riginally named The Moving Sidewalks by Billy Gibbons (guitar), Lanier Greig (bass) and Dan Mitchell (drums), they would release a single on Billy Ham's 'Scat' label resulting in a subsequent deal with 'London Records'. As a unit, they changed their name to ZZ-Top shortly later. Gibbons was featured prominently (who has once received praise by Jimi Hendrix for his axe work) during this time. They made their line-up debut on their first single Salt Lick. This was short lived before Greig was fired in preference for Bill Ethridge. Their classic line-upe merged shortly later with Frank Beard (drums) joining in to take over from Mitchell, while Dusty Hill signed up to replace the short lived Ethridge.
Their aptly titled ZZ Top's First Album appeared in 1971; its simple title matching its simple southern blues and boogie sound, a style that would come to define their act. They were a strong live act and their heavy touring (mostly in the U.S. south initially) would build a grass roots support that would later sell their records. The public was only offered a glimpse to what would come.
Their second offering, Rio Grande Mud (1972), offered their first U.S. hit with Francine. But It wasn't until 1973's Tres Hombres that they made an impact on the music scene, however, receiving an 8 in the U.K. (the previous effort made only 69). Fandango! (1975) was their attempt at putting their stellar live show onto vinyl. The crew continued to work on their Texan drawl with boot-leather riffing, and by 1976 they were popular enough to take their "Worldwide Texas Road Tour" on the road. This tour would rival the Rolling Stones in stage props and ticket sales. Afterward, their Tush single would be their highest charting single of the decade (at 20).
Up until this time they still failed to get acclaim from their peers in the industry, and 1977's Tejas and The Best Of ZZ-Top (a best-of compilation) were largely ignored, despite the latter making 17 on the U.K. charts. But 1979's Deguello, their first for 'Warner', would change all that. The album showed a perfected style with a newly added sense of humor, showing they had suss after-all, and weren't just the lucky bunch of hicks that the media portrayed them to be (they didn't mind though). It featured a cover of Elmore James' Dust My Broom, the simple but catchy Cheap Sunglasses, and Isaac Hayes' I Thank You. El Loco (1981), the follow-up, was almost as good. It featured the novelty track Pearl Necklace, the answer to Cheap Sunglasses.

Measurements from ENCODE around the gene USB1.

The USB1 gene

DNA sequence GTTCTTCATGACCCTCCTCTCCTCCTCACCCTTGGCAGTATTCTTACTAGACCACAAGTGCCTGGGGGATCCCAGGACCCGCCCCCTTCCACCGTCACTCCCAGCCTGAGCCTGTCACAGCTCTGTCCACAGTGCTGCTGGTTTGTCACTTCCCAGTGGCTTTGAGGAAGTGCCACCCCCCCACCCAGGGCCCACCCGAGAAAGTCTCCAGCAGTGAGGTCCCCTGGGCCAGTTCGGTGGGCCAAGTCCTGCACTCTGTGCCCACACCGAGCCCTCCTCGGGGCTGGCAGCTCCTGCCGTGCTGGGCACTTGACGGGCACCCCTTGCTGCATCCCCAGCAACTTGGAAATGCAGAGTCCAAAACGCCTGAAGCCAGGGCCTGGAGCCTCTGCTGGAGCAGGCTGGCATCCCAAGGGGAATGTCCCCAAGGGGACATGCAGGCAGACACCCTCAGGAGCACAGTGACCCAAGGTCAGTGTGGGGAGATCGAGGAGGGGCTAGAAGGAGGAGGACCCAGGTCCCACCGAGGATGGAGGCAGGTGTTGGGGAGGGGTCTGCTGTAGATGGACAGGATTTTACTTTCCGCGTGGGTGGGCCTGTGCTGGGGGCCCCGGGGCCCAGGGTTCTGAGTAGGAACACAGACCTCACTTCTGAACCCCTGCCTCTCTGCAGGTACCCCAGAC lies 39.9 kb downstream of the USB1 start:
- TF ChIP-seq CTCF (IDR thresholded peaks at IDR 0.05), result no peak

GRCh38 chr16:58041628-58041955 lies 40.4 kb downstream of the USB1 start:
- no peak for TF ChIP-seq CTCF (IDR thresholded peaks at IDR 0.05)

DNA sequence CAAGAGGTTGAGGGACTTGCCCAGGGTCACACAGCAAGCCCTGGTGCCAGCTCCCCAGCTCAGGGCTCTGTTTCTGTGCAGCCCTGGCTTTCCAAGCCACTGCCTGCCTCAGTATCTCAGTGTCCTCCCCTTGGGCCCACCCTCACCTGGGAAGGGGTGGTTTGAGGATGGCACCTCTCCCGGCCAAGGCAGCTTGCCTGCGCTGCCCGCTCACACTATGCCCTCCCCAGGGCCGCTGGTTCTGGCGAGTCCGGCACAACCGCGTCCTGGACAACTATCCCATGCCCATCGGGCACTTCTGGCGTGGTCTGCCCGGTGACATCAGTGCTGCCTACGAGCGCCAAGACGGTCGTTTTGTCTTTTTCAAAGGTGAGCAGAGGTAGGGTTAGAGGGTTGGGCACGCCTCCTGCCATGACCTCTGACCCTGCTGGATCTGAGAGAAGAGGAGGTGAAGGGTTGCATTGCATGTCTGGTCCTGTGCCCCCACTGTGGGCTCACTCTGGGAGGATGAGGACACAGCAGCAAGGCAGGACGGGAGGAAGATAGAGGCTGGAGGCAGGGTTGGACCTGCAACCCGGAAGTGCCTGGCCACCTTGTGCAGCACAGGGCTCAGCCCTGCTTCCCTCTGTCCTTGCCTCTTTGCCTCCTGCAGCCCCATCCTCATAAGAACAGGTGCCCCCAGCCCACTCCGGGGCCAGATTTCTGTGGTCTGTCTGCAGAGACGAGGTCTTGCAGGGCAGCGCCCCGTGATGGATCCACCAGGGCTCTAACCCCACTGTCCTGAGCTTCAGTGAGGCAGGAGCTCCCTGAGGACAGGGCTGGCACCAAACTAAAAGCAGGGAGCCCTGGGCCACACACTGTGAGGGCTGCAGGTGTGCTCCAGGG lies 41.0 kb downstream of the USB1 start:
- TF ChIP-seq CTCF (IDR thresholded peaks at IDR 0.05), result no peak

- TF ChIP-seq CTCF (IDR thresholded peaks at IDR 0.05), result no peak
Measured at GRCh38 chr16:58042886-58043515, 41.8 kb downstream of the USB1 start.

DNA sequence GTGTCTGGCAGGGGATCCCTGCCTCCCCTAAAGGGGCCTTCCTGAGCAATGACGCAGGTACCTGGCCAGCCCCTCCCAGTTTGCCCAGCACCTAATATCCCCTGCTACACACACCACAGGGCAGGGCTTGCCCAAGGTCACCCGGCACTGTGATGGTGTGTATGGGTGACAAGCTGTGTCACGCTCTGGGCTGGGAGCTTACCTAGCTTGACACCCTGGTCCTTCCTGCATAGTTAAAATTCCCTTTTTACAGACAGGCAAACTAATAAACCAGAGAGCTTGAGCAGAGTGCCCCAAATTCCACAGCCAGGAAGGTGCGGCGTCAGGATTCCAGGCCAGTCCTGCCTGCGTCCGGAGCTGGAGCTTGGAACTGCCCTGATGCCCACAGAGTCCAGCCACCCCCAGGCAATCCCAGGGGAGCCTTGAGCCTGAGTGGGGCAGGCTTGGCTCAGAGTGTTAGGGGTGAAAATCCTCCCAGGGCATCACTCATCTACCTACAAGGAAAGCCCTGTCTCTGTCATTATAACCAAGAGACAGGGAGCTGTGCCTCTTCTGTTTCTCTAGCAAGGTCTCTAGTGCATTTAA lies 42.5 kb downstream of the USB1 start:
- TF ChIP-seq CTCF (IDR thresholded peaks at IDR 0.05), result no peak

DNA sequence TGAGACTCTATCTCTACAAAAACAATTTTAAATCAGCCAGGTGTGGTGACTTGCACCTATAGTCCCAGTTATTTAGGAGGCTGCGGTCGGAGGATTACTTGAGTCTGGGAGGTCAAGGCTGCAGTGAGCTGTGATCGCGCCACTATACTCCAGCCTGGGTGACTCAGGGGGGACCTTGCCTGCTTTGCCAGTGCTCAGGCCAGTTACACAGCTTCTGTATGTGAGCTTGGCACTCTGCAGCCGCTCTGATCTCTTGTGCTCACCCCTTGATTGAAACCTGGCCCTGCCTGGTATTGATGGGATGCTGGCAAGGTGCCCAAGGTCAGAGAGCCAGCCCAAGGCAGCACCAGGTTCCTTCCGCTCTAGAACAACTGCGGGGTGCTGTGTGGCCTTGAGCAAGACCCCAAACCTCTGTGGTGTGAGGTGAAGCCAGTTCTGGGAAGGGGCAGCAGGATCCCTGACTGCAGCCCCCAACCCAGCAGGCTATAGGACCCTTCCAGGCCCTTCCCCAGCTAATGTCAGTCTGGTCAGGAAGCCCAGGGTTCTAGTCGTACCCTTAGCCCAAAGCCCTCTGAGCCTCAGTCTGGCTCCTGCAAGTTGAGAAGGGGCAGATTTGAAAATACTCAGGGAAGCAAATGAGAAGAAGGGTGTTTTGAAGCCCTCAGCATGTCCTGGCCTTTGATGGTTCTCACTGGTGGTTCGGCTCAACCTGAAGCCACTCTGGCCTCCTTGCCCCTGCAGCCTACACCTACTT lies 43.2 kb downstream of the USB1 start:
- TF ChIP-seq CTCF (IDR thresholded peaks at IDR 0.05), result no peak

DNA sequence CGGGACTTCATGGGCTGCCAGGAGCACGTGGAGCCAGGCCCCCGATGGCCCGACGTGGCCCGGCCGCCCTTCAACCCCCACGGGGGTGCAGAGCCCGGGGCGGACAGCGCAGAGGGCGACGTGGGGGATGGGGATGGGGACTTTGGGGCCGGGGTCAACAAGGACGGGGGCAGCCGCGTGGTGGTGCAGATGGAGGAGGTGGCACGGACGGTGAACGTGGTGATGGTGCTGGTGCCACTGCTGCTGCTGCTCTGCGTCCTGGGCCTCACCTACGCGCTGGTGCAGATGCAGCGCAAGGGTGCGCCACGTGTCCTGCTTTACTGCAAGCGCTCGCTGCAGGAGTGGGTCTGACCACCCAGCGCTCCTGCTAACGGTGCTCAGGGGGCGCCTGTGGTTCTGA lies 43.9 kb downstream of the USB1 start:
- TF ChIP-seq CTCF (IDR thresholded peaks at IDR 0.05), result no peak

The tongue and cheek smut talk had only started when Eliminator (1983) was launched. Here they let it all out by featuring tracks like Gimme All Your Lovin', Sharp Dressed Man, and the smash hit Legs. The respective videos for these hit tracks delivered exactly what they advertised: plenty of legs and women to wear them. The videos also brought their trademark long beards and old red Ford Coupe to the public eye. The record sold more than 10 million copies in the United States alone. With total record sales of 25 million had now put ZZ Top among the top-100-selling artists in the United States ever.
Much of the jock talk was gone for 1985's Afterburner, however. Further to this, the old Ford Coupe was suddenly converted into a rocket ship in the shape of a Ford Coupe flying high in the sky. The videos for Sleeping Bag and Velcro Fly ensured more MTV playtime and a hit record. Recycler (1990) featured much of the same style but was less successful commercially. It also saw them part ways with 'Warner' and join with the 'RCA' family.
During the 1990s they were less prolific and released only three albums, the 1992 hits compilation ZZ Top Greatest Hits (featuring a cover of Elvis' Viva Las Vegas), Antenna (1994) and Rhythmeen (1996). The former saw them finally abandoning their 1980s style and choosing to return to their meaner roots, despite the slackening sales as a whole. XXX would follow in 1999.
In 2003, the band released their final album for 'RCA', whom they had been with since 1994, Mescalero, an album thick with harsh Gibbons guitar and featuring a hidden track a cover version of As Time Goes By.
In 2004, the band was inducted into the Rock and Roll Hall of Fame.
Expanded and remastered versions of the original studio albums from the 1970s and 1980s arrived in, including additional live tracks which were not present on the original recordings. So far, Tres Hombres, Fandango! and Eliminator have been re-released. The first two were released in 2006 and use the original mixes free from echo and drum machines, while Eliminator was re-released in 2008 featuring a collector's edition version containing a DVD featuring several videos and additional live tracks.
La Futura, the next new album, arrived in 2012. The first single from the album, I Gotsta Get Paid, debuted in an advertising campaign for Jeremiah Weed Whiskey and appears on the soundtrack of the film Battleship. The song itself is an interpretation of 25 Lighters by Texan hip hop DJ DMD and rappers Lil' Keke and Fat Pat. The first four songs from the album debuted on June 5, 2012, on an EP called Texicali.
On September 9, 2016, a new live album entitled Tonite at Midnight: Live Greatest Hits from Around the World would arrive.
At time of writing, they still have their beards (except, ironically, Frank Beard). As for the old Ford and all the girls with Legs? Your guess is as good as mine... One thing is for sure their name ensures them the last spot in this encyclopedia. By 2014, ZZ Top had sold more than 50 million albums worldwide!